There was drama on the high seas on Sunday as the Volvo Ocean Race leader suffered a setback in the Pacific.
Point of view
"The main thing is we got him back on board, he is safe. But I think it just showed everyone how hard it is to actually see the guy in the water, even on a sunny day, 18 knots and sunshine, you know you wouldn't want to be doing it in 20 knots in the dark. I don't think you would find him you know."Skipper, Team Hun Sung Hai/Scallywag
Team Hun Sung Hai/Scallywag had to carry out an emergency procedure to recover Alex Gough who fell overboard at speed.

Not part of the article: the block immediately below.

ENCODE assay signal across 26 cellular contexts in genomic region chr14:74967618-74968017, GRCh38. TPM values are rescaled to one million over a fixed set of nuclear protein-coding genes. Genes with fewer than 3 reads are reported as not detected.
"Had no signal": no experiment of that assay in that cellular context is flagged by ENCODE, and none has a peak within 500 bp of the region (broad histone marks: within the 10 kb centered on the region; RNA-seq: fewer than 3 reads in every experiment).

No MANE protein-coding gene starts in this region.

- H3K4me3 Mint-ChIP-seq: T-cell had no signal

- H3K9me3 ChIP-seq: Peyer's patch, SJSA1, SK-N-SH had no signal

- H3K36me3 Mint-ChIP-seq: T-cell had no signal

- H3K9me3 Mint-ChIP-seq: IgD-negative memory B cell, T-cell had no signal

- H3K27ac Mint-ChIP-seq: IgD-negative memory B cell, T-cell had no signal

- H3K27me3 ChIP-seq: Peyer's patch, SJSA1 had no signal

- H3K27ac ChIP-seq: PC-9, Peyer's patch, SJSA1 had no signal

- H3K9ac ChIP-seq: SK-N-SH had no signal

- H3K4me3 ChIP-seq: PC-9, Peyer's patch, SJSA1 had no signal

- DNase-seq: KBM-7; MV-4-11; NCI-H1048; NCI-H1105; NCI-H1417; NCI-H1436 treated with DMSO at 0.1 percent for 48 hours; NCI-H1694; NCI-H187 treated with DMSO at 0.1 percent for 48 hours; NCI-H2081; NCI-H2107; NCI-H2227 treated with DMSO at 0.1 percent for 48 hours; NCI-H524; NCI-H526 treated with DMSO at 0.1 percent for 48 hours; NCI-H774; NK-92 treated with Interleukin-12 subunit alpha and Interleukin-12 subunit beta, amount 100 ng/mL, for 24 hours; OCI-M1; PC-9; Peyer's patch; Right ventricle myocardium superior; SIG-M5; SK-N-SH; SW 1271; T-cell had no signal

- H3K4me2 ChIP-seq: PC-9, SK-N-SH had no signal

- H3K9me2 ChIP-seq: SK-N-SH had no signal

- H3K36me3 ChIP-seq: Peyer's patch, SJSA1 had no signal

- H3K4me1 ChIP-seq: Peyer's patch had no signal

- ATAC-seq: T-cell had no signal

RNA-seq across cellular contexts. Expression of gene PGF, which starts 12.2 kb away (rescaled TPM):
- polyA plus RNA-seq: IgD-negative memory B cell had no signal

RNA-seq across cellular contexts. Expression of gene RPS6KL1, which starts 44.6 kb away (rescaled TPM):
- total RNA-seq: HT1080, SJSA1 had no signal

It was a fortunate end for the sailor as he wasn't wearing a safety tether or a life jacket.
The fleet of seven boats is heading north to the Philippines and end leg four from Melbourne to Hong Kong, with some 2,000 nautical miles remaining.
Losing at least five nautical miles, the 22-metre (72 foot) craft was worked back to pluck Gough from the water. Skipper David Witt said Gough should have been tethered, or at least informed him, before climbing onto the boat's outrigger. A heavy sea bucked Gough into the water and the crew had difficulty spotting the sailor in the ocean as they returned to fetch him. Witt told Gough the only time he had been seen was when he waved his arm above his head.
Team Hun Sung Hai/Scallywag has a lead of about 13 nautical miles over second placed Team AkzoNobel with Dongfeng Race Team not far behind.